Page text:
However, on Wednesday (17 June), when explaining Slovakia’s negotiating position ahead of today’s EU summit to MEPs, Matovič opted for a different narrative. He said it was important that the distribution criteria would not be renegotiated to the detriment of Slovakia.
(Zuzana Gabrižová | EURACTIV.sk)
NEWS FROM THE BALKANS
Tourist industry could take a huge hit. Bulgaria’s tourism industry, which is worth about 12% of the country’s GDP, could see its income fall by 50% due to the COVID-19 pandemic in the worst-case scenario. In a more positive outlook, it could, however, see a decrease in revenues between 30-40%, tourism minister Nikolina Angelkova announced.
To attract tourists to the country, €6 million has been set aside in this year’s budget for TV advertisements. As of next week, adverts promoting Bulgaria will be broadcast in all neighbouring countries, Scandinavia, Germany, the Visegrad Four and Israel. (Krassen Nikolov | EURACTIV.bg)
Corona-App to keep tourists safe. Interior Minister and head of the National Civil Protection, Davor Bozinovic, advised citizens not to travel abroad but guaranteed “safe stay in Croatia’s tourist destinations’’.
The COVID-19 mobile app will be ready for use in July, Jutarnji list daily was told on Thursday by the company APIS, whose experts are developing the app to trace contacts for the Croatian market. According to unofficial information, the country’s health ministry had already sent a request to Apple and Google to register the application in Croatia. (Karla Junicic, EURACTIV.hr)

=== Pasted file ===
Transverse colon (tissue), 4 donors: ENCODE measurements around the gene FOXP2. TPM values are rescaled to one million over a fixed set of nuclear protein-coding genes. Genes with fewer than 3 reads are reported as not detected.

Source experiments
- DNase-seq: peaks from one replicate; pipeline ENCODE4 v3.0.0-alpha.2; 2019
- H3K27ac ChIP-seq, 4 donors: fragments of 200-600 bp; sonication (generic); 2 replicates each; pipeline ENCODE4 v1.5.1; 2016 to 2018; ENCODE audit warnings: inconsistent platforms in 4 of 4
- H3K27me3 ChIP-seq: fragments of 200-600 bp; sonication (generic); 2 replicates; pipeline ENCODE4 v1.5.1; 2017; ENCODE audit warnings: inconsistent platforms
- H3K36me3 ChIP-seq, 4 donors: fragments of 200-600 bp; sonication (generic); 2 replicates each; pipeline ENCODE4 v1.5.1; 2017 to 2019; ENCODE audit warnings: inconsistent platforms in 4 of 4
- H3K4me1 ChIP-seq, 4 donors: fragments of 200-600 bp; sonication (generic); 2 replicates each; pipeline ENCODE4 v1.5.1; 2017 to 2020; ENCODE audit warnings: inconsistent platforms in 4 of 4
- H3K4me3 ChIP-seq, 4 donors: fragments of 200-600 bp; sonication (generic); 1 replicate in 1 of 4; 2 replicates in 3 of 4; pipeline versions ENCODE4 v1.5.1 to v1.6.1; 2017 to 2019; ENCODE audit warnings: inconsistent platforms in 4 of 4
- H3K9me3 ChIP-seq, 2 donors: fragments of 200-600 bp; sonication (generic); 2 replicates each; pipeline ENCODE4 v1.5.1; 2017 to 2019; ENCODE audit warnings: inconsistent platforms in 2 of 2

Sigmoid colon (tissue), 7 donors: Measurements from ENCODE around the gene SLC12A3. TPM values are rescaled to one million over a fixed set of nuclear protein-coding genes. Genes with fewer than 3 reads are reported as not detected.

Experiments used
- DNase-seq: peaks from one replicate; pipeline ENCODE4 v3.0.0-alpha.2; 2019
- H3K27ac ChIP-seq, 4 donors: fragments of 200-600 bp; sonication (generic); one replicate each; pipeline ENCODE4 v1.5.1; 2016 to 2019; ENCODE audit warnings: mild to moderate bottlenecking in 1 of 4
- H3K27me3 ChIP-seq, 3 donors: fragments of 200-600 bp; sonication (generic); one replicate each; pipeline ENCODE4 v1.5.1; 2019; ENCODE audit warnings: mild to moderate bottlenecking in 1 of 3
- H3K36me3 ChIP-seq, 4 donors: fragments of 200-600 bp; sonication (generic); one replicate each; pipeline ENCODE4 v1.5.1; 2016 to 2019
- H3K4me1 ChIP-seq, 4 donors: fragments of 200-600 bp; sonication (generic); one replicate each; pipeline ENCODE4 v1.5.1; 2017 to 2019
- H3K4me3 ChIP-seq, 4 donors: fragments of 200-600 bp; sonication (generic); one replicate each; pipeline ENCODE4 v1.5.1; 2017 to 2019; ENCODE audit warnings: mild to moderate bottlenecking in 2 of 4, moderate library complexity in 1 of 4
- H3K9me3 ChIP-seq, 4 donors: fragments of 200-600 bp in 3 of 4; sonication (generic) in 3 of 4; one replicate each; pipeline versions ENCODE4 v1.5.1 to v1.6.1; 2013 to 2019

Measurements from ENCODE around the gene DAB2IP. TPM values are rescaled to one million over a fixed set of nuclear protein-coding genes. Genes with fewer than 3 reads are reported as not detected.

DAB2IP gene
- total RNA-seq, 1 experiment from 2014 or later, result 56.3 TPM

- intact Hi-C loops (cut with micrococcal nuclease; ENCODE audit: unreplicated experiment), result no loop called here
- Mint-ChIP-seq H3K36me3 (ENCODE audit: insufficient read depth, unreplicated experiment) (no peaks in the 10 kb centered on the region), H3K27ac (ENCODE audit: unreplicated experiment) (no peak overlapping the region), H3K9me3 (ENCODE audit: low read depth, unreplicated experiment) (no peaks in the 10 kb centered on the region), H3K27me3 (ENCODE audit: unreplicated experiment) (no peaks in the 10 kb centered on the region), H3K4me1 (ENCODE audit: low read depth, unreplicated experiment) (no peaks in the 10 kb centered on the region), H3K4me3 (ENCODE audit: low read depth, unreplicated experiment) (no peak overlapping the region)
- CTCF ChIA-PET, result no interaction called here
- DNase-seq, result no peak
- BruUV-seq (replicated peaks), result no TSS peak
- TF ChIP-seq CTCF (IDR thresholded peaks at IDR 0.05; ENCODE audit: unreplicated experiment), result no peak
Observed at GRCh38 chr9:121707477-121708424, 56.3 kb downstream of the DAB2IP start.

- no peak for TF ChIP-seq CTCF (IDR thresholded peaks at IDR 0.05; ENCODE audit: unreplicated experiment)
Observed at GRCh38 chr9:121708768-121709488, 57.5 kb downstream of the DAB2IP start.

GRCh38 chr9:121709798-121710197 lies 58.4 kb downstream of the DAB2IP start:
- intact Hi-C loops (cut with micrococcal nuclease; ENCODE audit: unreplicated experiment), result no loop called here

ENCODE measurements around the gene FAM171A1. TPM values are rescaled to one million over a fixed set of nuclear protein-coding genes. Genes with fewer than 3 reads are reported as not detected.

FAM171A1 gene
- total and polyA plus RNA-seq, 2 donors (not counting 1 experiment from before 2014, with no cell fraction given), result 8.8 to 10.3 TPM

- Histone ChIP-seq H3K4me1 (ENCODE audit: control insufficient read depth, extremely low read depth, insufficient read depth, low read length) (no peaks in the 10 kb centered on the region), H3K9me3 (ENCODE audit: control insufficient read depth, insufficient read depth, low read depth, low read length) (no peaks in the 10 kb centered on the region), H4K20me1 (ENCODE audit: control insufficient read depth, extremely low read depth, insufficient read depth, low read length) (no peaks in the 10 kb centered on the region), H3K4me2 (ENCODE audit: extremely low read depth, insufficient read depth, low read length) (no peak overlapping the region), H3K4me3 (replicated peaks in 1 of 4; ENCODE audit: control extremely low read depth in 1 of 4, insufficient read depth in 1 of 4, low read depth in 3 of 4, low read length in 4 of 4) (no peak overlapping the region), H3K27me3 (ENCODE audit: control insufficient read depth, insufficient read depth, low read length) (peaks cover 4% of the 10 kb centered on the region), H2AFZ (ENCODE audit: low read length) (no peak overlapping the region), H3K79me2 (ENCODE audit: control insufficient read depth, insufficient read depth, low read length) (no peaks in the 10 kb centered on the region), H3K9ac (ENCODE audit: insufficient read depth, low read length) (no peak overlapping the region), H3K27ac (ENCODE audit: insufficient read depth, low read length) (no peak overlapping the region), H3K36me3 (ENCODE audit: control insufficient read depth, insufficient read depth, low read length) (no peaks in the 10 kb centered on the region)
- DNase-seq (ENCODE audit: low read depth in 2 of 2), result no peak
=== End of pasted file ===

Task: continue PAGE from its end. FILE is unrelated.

To stay up-to-date on Croatia’s COVID-19 approach, see here.
Slovenia wants one of EU’s new PPE storage units. Slovenia has applied for a European tender for the establishment of storage facilities for personal protective equipment under the rescEU mechanism, defence minister Matej Tonin said on Thursday (18 June). For now, the equipment is stored in Romania and Germany, but the European Commission has said that it wants to set up around six such logistics centres across the bloc.
In other news, Slovenia will from Friday impose stricter rules, including a 14-day quarantine, for travellers coming from Bosnia-Herzegovina, Serbia, and Kosovo, following a spike in coronavirus infections. (Zoran Radosavljević | EURACTIV.com)
Russia only supports a Kosovo solution that would suit Serbia. Moscow would continue to support all contacts and initiatives that would help Belgrade and Pristina reach a mutually acceptable solution to the Kosovo issue based on UN Security-Council Resolution 1244, Russia’s foreign minister Sergei Lavrov stated during a visit in Belgrade on Thursday (18 June).
Lavrov said the 1999 resolution confirmed the territorial integrity of Serbia, with the provision having been included on Russia’s proposal, and added that a solution to the Kosovo issue should be sought in accordance with international law and approved by the UN Security Council. EURACTIV Serbia has all the details.
However, People’s Party president and one of the leaders of the opposition coalition, Alliance for Serbia, Vuk Jeremić, said on Thursday (18 June) that President Aleksandar Vučić would surrender another piece of Serbia’s sovereignty in Kosovo on 27 June in Washington. And in return, he would receive Washington’s blessings for the country’s elections scheduled for 21 June which will “be everything but regular.” Read more.
Meanwhile, EU special envoy for the dialogue between Kosovo and Serbia Miroslav Lajcak has said on Thursday (18 June) that the conditions now existed for continuing the dialogue and that he will assist the two sides in reaching a “stable and acceptable agreement” that will normalize their relations. Find out more here.
[Edited by Alexandra Brzozowski, Daniel Eck, Benjamin Fox]